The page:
Start with this bean burger recipe and go from there
These burgers are excellent served on a bun with the usual fixings, no matter which bean you use, but I will say that black beans give the best possible result. If you start with well-seasoned cooked-by-you beans, the results are even better. If you like, replace the oats with rolled rye or wheat. Like almost all veggie burgers, these hold together better if you refrigerate before cooking.
The Simplest Bean Burgers
Makes: 4–8 servings
Time: 30–40 minutes, plus chilling time
- 2 cups well-cooked black, white, or red beans, chickpeas, or lentils, or 1 14-oz. can, drained
- 1 onion, cut into chunks
- ½ cup rolled oats (not instant), more if necessary
- 1 tablespoon chile powder or spice mix of your choice
- Salt and pepper
- Bean-cooking liquid, stock, wine, cream, milk, water, etc. (optional)
- 2 tablespoons olive oil, or more as needed
- Line a baking sheet with parchment or wax paper.
- Put the beans, onions, oats, chile powder, and some salt and pepper in a food processor. Let the machine run, stopping to scrape down the sides as needed, until the mixture is thoroughly combined but not pureed, about a minute. If you don’t have a food processor, put everything in a large bowl, and use a potato masher. Let the mixture sit for 5 minutes. You want a moist consistency that will easily form cakes. If it is too wet, add more oats. If it’s too dry, add bean-cooking or other liquid. In either case, add the ingredient 1 tablespoon at a time and pulse (or mash) after each addition.
- Lightly wet your hands and shape the mixture into 4 large or 8 small patties. Put them on the baking sheet. Cover and refrigerate for 1 hour or overnight.
- Put the oil in a large skillet over medium heat. When it’s hot, add the patties. Cook, undisturbed, until brown and crisp on one side, 3 to 8 minutes. Add more oil if the pan looks dry, then turn the burgers over carefully with a spatula and cook until they feel firm and are browned on the other side, another 3–5 minutes. Serve hot or warm.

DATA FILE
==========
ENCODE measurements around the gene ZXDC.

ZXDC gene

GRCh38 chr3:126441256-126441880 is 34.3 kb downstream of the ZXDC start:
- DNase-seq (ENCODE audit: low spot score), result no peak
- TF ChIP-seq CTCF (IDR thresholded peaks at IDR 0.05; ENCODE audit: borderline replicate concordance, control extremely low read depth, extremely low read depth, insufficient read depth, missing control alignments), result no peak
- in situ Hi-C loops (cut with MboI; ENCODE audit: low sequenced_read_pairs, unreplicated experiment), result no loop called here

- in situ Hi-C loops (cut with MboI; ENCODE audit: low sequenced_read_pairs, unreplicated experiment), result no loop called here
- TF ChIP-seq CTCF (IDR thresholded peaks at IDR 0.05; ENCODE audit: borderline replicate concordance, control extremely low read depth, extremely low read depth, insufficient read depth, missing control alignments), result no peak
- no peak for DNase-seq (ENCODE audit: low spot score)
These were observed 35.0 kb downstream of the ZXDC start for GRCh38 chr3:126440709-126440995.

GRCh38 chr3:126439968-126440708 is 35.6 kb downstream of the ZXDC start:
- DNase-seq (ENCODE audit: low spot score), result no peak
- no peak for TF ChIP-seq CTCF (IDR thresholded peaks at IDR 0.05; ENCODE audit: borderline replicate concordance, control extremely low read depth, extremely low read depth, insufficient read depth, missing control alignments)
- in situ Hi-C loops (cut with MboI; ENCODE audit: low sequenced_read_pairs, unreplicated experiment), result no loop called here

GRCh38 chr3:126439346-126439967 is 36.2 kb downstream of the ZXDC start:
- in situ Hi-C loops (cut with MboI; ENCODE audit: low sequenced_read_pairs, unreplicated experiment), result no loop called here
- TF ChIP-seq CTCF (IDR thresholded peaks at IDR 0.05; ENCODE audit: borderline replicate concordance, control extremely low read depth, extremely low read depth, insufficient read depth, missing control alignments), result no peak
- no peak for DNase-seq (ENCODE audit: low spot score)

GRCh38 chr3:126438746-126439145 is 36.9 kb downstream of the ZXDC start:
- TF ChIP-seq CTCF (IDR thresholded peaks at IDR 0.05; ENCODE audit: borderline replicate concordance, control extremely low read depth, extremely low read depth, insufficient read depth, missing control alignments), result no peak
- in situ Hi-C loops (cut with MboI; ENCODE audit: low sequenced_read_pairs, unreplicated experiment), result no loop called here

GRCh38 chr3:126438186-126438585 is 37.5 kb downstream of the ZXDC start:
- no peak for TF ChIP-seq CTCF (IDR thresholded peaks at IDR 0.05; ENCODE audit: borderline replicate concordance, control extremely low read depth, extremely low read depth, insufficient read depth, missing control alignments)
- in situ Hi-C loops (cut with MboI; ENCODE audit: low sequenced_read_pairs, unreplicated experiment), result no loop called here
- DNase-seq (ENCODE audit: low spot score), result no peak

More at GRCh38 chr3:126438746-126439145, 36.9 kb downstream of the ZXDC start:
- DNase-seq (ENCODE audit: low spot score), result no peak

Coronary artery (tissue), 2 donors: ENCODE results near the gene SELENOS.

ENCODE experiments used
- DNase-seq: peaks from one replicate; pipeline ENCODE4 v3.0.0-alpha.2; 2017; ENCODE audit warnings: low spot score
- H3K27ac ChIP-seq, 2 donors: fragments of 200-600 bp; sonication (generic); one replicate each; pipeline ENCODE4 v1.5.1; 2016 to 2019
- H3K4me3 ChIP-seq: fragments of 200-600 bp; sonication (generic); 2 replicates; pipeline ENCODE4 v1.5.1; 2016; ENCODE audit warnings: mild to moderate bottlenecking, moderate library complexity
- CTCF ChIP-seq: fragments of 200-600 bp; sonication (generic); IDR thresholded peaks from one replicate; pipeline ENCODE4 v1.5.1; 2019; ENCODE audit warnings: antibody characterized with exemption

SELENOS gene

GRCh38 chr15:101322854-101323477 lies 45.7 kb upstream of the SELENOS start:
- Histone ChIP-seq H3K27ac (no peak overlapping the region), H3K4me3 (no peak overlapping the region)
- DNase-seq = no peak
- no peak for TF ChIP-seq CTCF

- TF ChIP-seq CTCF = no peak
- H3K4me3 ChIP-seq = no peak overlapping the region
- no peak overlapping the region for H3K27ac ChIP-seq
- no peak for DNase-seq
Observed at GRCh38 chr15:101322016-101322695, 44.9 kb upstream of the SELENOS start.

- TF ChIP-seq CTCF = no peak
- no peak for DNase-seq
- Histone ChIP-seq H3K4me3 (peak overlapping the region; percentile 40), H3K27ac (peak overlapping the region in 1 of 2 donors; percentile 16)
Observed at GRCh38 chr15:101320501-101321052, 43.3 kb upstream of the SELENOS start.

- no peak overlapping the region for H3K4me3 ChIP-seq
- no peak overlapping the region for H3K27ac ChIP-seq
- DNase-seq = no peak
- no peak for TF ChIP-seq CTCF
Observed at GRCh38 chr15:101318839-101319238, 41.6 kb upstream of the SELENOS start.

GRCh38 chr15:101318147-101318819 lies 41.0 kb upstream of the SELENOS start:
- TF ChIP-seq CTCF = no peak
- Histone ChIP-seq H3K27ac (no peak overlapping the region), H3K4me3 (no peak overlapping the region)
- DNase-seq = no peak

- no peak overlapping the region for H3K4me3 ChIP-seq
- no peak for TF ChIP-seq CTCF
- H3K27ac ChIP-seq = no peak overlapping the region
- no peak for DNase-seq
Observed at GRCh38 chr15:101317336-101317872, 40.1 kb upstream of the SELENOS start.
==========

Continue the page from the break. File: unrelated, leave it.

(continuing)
12 Ways to Build Delicious Veggie Burgers
- Fresh herbs: Add up to ½ cup minced fresh parsley, basil, or dill; somewhat less mint, cilantro, or chervil; 1 tablespoon oregano or marjoram; or 1 teaspoon or so fresh thyme, tarragon, or rosemary.
- Dried herbs or spices: Use by the pinch. To really get the seasoning right, taste and adjust as you go; you can cook a little bit first if you don’t want to taste it raw.
- Garlic: Add 1 teaspoon or more of minced garlic or 1 tablespoon or more of roasted garlic with a little of its oil.
- Soy sauce or miso: Just 1 tablespoon or so soy sauce, but up to ¼ cup miso.
- Ketchup, salsa, or mustard: Up to ⅓ cup ketchup or salsa or 1 tablespoon or so Dijon or other mustard.
- Nuts or seeds: Add ¼ cup or so sesame or sunflower seeds or up to ½ cup nuts or pumpkin seeds toward the end of processing the burger mixture.
- Citrus zest: The slight acidity brightens everything.
- Tomato paste: A tablespoon or 2 will give the burgers nice color and a more complex flavor.
- Mushrooms: Soak and chop 1 tablespoon or so dried mushrooms or use up to ½ cup trimmed raw mushrooms; add to the food processor along with the other ingredients.
- Cooked veggies: Add up to 1 cup cooked vegetables — onions, greens, broccoli, potatoes, sweet potatoes, winter squash, zucchini, whatever you like — along with the other ingredients.
- Cooked grains: All-grain burgers tend to be mushy and uninteresting, but adding a bit of grain to other burgers results in a terrific light texture. Stir up to 1 cup cooked grains into the burger mixture.
- Chiles: For heat, you can add cayenne, red chile flakes, or minced canned chipotles or a bit of the adobo sauce. But if you want some texture, you might include ¼ cup or more roasted or canned green or red chiles.
Source : Medium